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Genetic Testing and Risk Assessments for Opioid Use Disorder (OUD)

05 Apr, 2024 Spencer Sherman

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By: Spencer Sherman, Pharm.D., Clinical Pharmacist, Enlyte Pharmacy Solutions

On December 19, 2023, the U.S. Food and Drug Administration (FDA) approved the first test (AvertD) that uses DNA in assessing whether certain individuals may have an elevated risk of developing opioid use disorder (OUD). The Diagnostic and Statistical Manual of Mental Disorders (DSM 5-TR) describes opioid use disorder as a problematic pattern of opioid use leading to problems or distress with at least two of the following occurring within a 12-month period:

  1. Taking larger amounts or taking drugs over a longer period than intended.
  2. Persistent desire or unsuccessful efforts to cut down or control opioid use.
  3. Spending a great deal of time obtaining or using the opioid or recovering from its effects.
  4. Craving, or a strong desire or urge to use opioids
  5. Problems fulfilling obligations at work, school or home.
  6. Continued opioid use despite having reoccurring social or interpersonal problems.
  7. Giving up or reducing activities because of opioid use.
  8. Using opioids in physically hazardous situations such as driving while under the influence of opiates.
  9. Continued opioid use despite ongoing physical or psychological problem likely to have been caused or worsened by opioids.
  10. Tolerance (i.e., need for increased amounts or diminished effect with continued use of the same amount).
  11. Experiencing withdrawal (opioid withdrawal syndrome) or taking opioids (or a closely related substance) to relieve or avoid withdrawal symptoms.

FDA-approved treatments for OUD include methadone, buprenorphine and naltrexone, complemented by cognitive behavioral approaches and counseling. Effective OUD treatment involves personalized diagnosis, individualized treatment plans and long-term management with ongoing recovery support services.

Traditionally, standardized clinical examinations and ongoing monitoring, like urine drug screening, were employed, along with risk assessment tools such as Current Opioid Misuse Measure (COMM), Opioid Risk Tool (ORT), Patient Medication Questionnaire (PMQ) and Screener and Opioid Assessment for Patients with Pain-Revised (SOAPP-R), to gauge the risk of OUD development. Notably, these tools did not incorporate genetic testing, a capability now present in AvertD.

Manufactured by AutoGenomics, Inc., the AvertD test is designed for use before the initial exposure to oral opioid pain medications, particularly when considering a 4–30 day prescription for acute pain treatment. It is a prescription-only genetic lab test for patients aged 18 and older. The test is suitable only for patients who consent to it and have no prior history of opioid use. The test involves a simple cheek swab to collect the patient’s DNA, which is then analyzed to identify potential genetic variants associated with elevated risk of developing OUD. AvertD assesses 15 genetic markers linked to brain reward pathways, providing insight into the patient’s genetic predisposition to OUD.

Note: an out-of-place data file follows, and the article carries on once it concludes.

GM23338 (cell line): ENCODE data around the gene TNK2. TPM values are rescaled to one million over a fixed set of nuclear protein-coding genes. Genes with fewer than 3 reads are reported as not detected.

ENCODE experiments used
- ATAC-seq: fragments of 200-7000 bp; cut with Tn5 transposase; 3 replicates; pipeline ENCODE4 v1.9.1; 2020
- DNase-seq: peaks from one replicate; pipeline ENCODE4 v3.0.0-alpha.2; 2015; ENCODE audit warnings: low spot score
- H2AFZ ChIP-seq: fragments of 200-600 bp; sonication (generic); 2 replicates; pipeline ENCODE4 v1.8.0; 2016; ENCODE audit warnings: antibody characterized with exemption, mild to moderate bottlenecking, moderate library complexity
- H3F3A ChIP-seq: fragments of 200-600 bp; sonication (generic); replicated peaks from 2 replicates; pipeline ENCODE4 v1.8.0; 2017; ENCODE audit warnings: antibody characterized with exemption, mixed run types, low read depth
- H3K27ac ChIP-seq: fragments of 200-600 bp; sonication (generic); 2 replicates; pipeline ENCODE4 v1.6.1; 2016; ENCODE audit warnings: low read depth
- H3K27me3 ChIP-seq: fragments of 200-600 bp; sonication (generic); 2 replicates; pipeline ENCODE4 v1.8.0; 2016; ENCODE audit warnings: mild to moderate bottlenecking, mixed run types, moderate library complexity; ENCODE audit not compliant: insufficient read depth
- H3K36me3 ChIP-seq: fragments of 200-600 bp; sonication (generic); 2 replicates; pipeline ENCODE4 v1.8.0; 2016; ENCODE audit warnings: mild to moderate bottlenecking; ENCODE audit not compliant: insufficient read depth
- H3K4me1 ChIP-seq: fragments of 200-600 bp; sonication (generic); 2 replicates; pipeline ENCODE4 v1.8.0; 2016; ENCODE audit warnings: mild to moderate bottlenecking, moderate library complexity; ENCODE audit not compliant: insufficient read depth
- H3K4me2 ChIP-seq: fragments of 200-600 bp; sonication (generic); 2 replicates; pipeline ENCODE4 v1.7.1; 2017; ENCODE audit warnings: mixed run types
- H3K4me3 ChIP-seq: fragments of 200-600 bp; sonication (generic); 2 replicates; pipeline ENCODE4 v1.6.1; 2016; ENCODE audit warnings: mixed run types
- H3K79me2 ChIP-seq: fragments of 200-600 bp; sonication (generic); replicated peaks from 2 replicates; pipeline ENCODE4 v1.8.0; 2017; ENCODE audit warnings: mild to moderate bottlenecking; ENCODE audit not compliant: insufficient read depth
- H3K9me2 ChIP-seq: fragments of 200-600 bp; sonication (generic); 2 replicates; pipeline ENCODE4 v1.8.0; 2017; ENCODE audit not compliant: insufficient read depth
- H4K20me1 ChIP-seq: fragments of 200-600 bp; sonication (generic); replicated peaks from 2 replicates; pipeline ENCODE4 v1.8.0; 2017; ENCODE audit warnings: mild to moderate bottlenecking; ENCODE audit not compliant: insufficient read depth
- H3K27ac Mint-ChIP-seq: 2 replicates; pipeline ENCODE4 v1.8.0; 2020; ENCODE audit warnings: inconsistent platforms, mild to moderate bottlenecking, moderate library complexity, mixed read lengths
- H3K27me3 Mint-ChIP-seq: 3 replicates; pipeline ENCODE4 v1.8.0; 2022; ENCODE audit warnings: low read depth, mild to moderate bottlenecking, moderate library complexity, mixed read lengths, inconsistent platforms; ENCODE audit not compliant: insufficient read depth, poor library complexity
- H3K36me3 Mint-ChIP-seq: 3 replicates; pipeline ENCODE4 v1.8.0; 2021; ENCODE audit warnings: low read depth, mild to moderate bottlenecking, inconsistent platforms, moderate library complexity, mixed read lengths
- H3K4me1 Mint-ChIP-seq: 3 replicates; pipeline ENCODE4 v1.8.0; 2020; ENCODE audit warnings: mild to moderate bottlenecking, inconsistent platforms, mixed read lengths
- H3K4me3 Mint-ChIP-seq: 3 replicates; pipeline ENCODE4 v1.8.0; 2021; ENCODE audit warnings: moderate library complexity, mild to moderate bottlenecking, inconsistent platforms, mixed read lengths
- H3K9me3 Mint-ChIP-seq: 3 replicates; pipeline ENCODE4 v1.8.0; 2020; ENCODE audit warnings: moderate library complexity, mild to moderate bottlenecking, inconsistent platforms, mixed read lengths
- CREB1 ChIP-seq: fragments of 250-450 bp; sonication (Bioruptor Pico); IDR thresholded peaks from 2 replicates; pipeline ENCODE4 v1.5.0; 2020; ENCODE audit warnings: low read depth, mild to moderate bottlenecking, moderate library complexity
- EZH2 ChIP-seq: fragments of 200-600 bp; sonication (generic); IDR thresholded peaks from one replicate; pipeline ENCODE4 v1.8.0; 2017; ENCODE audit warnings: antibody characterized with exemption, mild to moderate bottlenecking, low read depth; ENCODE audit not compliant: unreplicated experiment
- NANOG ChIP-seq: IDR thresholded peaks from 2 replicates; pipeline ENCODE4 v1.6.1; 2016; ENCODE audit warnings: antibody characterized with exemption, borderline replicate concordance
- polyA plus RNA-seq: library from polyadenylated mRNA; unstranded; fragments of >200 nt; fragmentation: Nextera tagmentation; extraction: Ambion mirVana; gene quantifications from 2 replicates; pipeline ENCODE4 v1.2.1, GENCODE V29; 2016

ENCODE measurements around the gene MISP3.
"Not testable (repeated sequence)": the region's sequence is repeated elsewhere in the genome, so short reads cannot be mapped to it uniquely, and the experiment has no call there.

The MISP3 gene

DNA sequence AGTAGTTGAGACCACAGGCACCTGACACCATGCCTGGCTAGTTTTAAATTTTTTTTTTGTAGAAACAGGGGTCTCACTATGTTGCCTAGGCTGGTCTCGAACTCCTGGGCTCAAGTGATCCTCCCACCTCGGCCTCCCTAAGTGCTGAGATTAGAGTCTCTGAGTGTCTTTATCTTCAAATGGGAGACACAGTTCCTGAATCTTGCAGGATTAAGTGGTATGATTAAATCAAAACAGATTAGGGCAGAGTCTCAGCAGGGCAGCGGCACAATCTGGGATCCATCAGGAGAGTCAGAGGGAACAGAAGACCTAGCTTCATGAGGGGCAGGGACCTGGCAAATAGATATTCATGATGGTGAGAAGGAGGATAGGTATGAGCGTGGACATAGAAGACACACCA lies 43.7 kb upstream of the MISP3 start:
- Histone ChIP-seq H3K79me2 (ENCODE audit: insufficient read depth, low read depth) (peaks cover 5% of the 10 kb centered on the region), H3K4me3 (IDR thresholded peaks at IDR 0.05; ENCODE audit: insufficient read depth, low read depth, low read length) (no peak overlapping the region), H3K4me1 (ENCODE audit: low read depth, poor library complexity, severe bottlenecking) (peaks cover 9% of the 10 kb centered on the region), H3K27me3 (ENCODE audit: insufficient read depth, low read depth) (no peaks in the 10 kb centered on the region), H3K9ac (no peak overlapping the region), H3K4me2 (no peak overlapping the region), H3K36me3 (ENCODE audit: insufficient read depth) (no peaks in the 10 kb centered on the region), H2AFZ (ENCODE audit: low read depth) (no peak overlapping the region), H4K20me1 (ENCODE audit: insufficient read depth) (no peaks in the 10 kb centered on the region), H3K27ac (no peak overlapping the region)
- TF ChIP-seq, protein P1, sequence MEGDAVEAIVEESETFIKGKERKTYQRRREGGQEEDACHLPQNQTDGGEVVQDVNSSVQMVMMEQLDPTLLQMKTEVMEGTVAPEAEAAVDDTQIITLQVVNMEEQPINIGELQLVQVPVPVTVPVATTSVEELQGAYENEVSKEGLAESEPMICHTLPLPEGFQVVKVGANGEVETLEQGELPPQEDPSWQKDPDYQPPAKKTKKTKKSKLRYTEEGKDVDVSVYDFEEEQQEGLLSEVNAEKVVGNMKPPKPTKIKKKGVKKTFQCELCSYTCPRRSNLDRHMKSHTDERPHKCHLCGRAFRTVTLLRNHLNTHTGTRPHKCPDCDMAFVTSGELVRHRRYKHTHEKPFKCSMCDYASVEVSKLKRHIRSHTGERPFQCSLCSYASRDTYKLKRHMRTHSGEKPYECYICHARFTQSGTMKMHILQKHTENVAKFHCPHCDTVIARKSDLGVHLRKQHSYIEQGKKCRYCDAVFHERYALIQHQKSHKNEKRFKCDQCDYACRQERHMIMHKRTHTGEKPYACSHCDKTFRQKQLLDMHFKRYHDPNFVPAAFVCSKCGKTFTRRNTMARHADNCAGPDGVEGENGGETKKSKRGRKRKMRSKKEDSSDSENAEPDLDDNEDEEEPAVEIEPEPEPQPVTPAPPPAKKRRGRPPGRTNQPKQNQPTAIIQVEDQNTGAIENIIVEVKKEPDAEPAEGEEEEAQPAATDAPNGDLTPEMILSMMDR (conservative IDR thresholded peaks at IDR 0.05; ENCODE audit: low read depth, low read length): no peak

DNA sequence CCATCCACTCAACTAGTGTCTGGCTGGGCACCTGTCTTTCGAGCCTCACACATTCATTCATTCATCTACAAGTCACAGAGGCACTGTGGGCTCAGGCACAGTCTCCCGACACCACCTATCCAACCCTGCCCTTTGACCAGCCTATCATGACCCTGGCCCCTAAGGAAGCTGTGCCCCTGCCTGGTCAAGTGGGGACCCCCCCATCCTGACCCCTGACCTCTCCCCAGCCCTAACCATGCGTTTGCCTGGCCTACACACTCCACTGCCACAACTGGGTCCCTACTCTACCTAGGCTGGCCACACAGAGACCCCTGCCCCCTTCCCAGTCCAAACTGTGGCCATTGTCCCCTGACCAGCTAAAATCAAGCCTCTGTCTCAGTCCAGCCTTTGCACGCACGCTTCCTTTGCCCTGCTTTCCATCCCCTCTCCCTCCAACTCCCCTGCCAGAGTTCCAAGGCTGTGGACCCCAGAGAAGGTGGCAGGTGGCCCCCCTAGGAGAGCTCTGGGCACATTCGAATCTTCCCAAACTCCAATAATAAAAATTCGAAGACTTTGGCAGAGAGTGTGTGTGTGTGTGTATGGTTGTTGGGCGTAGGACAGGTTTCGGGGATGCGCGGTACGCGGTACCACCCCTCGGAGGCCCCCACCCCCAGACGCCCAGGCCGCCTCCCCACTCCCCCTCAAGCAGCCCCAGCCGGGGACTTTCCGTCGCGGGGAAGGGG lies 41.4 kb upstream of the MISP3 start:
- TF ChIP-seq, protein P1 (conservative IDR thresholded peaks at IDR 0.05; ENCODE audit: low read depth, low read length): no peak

Traditional standardized clinical tools, proven superior in multiple studies over subjective caregiver assessments, will continue to complement AvertD. AvertD will not replace or stand alone in making clinical treatment decisions, partly due to the risk of false-negative results. Combining AvertD with established tools is crucial to avoid a false sense of security for patients at risk of OUD and for health care providers making opioid prescription decisions. Importantly, AvertD is not intended for use in patients receiving chronic pain treatment.

Genetic testing is another step forward in preventing OUD and further expanding upon proper opioid prescribing guidelines for safety and efficacy. Current practices, guidelines, and assessments for OUD will still be utilized and AvertD will provide an additional supplemental option to providers to further determine the potential risks of OUD in their patients.

This information is meant to serve as a general overview, and any specific questions should be more fully reviewed with a health care professional such as the prescribing doctor or dispensing pharmacist.

About the author

Spencer Sherman is a clinical pharmacist for Enlyte Pharmacy Solutions. In his role, he serves in a client facing capacity as part of the Pharmacy Benefit Management (PBM) team and is responsible for supporting and partnering with insurers, third party administrators and direct employers in developing and operationalizing strategic pharmacy initiatives for their clinical programs. 

Spencer is also a regular contributor to the Ask the Pharmacist Series where this article originally appeared.







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